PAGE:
"While already enjoying great success in the marketplace, recent scientific developments make it clear that CdTe PV has significantly more potential for dramatically higher module efficiency, lower cost, increased lifetime energy, and more rapid production," said Martin Keller, director at DOE's National Renewable Energy Laboratory.

DOE hopes this consortium will ensure that America remains the leader in CdTe thin film solar cells that will bolster the economy while achieving the Biden administration's clean energy goals.

"As solar continues its reign as one of the cheapest forms of energy powering our homes and businesses, we are committed to a solar future that is built by American workers," said Granholm.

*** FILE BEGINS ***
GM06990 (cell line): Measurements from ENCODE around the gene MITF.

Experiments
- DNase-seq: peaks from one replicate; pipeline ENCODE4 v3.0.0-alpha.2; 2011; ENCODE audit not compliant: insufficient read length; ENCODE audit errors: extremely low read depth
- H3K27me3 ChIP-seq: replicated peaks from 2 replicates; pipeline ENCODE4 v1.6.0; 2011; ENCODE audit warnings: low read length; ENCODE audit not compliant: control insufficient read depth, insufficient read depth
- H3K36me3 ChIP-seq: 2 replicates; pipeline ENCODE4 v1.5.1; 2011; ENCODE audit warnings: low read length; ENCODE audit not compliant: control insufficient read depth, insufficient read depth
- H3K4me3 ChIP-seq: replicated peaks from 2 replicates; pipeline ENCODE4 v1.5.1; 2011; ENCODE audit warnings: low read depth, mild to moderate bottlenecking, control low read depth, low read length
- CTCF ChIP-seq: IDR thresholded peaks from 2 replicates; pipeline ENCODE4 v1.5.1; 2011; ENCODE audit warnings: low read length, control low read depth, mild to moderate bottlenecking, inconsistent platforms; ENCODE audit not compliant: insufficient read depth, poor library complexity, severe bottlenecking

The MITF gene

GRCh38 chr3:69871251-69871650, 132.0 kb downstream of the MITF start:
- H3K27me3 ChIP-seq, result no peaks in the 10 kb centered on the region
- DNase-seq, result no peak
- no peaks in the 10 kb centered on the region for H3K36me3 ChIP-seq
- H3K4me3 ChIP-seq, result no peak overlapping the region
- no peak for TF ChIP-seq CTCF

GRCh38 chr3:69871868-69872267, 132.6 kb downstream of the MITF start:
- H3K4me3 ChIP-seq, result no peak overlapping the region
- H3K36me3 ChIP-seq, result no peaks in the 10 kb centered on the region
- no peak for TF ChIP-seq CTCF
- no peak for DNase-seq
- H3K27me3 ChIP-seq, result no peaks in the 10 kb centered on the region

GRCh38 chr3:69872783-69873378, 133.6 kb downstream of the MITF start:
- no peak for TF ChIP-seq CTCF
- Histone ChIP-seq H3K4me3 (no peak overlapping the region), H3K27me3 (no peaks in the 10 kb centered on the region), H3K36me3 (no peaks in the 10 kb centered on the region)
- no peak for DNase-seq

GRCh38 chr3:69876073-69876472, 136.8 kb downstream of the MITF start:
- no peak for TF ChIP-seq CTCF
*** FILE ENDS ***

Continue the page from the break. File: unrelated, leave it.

Heavy First Solar investments

First Solar, the lead industrial partner in the consortium, is experiencing enormous demand for the CdTe solar panels it manufactures at its six plants – three in Ohio and three in Asia. The company, which has already invested or has committed to spending well over $2 billion into its manufacturing capacity in the U.S., recently announced plans to invest roughly another $1.4 billion over the next three years.

The largest of these investments is $1.1 billion to build a 3.5-gigawatt-per-year solar plant in Alabama.

"The passage of the Inflation Reduction Act of 2022 has firmly placed America on the path to a sustainable energy future," said First Solar CEO Mark Widmar. "This facility, along with its sister factories in Ohio, will form part of the industrial foundation that helps ensure this transition is powered by American innovation and ingenuity."

This American innovation is being bolstered by a $270 million investment by the company to build a 1.3-million-square-foot thin-film solar panel research and development center in Ohio.